Oxford U. fund knocks private equity
Investment opportunities in private equity are thin on the ground, argued Sandra Robertson, chief investment officer and chief executive of the UK’s £3 billion ($4.3 billion) Oxford University Endowment Management (OUEM), which manages assets on behalf of 32 investors, including the University of Oxford, 25 colleges and six associated charitable trusts.
“There are pockets of opportunity,” Robertson said, speaking at a panel discussion during the Fiduciary Investors Symposium at the university. “But there is a huge amount of capital chasing everything, all around the world. There are no barriers to entry, anyone can raise a fund. Investors are also allocating because they have made good returns in the past and are making that assumption going forward.”
Robertson also noted that access to the best fund managers is difficult because the top-quartile general partners tend to handpick their investors and limit their fund size.
Success in private markets also depends on having a meaningful allocation, something she said some funds lack.
“Having 5 per cent to 7 per cent to alternatives is meaningless because of the fees,” she said. “I don’t have a magic number but it’s not worth dipping a toe in.” OUEM has a 24.5 per cent allocation to private equity that it has built up over the last 10 years. It invests directly in funds and has about 15 general partner relationships, Robertson said.
At Canada’s OPTrust, which manages C$20 billion ($15.9 billion) in assets for 87,000 former and current public-service employees in the province of Ontario, success in private markets depends on robust relationships and alignment, said Morgan McCormick, OPTrust managing director of private markets and head of Europe. The fund, which invests directly in infrastructure, and via funds and co-investment in private equity, also links its success to a 20-strong internal team. This in-house ability has enabled OPTrust to embark on co-investment, which has brought down fees, McCormick said. This also means the fund can increasingly negotiate deal by deal. The team’s ability to work “on the ground” and navigate different geographies is also important in private markets. OPTrust has offices in Canada, the UK and Australia.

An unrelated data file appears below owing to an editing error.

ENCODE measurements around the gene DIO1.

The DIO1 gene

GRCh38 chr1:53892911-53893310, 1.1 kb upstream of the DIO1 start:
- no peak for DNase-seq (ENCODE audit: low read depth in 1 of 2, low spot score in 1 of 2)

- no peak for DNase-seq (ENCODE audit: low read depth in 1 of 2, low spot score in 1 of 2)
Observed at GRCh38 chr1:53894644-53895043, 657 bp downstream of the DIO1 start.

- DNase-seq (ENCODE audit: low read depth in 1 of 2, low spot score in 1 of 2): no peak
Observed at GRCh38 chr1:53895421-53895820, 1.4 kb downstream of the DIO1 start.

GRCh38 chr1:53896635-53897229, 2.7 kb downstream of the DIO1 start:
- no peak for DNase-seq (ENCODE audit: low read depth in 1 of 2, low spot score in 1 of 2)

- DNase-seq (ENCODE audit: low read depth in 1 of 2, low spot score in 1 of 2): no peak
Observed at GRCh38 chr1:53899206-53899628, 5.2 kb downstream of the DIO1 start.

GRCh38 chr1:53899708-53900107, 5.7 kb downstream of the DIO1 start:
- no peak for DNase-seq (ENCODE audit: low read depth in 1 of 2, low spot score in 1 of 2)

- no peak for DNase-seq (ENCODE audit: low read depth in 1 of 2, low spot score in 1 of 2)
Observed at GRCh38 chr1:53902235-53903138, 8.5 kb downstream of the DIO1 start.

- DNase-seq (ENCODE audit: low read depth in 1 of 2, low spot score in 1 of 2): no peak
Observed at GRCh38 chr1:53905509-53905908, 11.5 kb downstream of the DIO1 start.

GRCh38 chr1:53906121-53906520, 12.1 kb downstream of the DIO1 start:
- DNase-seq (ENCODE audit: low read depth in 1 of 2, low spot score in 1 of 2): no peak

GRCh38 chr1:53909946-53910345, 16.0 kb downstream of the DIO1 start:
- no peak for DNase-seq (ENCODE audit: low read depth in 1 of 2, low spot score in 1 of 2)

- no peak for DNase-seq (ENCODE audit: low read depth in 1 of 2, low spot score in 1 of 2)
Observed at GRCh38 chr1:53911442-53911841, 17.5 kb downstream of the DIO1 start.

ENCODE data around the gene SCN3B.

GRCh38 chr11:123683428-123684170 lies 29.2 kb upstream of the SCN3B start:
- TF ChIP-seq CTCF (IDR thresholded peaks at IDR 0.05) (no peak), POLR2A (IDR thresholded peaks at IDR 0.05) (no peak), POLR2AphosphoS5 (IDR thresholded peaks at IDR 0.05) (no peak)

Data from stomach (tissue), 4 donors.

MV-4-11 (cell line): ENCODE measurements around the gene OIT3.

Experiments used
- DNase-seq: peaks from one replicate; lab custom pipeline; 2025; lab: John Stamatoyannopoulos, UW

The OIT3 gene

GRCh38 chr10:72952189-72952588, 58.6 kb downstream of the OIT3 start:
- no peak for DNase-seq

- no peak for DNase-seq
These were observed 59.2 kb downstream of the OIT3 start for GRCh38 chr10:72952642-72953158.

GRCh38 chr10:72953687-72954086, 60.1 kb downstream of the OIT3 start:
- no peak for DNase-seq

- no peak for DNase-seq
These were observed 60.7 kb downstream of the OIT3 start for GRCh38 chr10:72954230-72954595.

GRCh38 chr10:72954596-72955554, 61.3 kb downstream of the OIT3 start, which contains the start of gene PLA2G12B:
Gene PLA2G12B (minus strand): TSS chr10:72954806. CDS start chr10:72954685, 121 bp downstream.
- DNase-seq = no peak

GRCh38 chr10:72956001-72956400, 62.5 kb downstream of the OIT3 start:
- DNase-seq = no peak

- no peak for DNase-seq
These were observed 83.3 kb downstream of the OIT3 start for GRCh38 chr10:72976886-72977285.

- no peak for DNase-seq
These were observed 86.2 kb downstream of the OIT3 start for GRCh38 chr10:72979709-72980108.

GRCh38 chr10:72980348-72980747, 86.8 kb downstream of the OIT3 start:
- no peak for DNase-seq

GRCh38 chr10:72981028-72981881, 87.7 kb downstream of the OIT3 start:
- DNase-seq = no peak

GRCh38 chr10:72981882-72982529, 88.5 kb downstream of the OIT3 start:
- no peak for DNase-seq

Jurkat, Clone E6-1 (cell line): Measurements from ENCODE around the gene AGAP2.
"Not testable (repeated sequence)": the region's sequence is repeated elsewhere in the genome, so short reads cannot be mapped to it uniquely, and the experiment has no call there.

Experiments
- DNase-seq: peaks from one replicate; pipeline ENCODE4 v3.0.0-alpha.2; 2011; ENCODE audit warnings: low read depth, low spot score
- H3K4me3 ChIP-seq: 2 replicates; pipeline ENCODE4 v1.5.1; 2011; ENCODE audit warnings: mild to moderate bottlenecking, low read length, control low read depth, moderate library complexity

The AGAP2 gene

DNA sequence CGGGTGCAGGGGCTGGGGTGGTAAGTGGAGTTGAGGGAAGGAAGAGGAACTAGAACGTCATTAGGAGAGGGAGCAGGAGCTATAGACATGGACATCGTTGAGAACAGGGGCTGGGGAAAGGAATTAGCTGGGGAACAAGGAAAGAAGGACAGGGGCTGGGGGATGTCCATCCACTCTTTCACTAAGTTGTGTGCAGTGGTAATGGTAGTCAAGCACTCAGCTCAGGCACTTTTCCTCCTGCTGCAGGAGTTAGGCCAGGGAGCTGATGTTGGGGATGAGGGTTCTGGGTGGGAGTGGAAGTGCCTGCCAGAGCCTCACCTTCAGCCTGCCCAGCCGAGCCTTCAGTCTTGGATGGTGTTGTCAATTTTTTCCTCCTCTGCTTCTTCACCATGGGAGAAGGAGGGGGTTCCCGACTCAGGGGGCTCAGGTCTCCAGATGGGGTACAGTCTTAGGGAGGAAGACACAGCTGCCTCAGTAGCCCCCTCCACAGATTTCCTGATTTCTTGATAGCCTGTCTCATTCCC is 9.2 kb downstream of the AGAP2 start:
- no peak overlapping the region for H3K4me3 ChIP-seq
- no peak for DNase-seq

Investor enthusiasm for private equity has remained blighted by high fees and a lack of transparency, argued Ludovic Phalippou, associate professor of finance in the Saïd Business School at Oxford University. He pointed to the recent decision by the Norwegian Government to continue to bar its $1 trillion sovereign wealth fund from private equity, despite the fund’s wishes and the recommendation of a government-appointed expert group, as proof that the asset class still had opacity and cost problems.
“Norway is not comfortable with the model,” Phalippou said. “It is in the best interests of fund managers to fix the model, improve transparency and create cleaner contracts, as this creates a sustainable asset class.”
Despite the challenges, Nalaka De Silva, private markets investment specialist at Aberdeen Standard Investments argued private markets would play an increasingly important role in asset allocation because of the diversity and return these allocations bring. He said investors in public markets were frustrated by an increasing number of companies not making it to the initial public offering stage. Moreover, private-market investment in infrastructure and young companies is an important driver of economic growth. He said a swathe of European regulation, such as the Markets in Financial Instruments Directive, would make investment in private markets more transparent and “level the playing field”, but could also curtail management of private assets and make it even harder to invest with top-tier managers.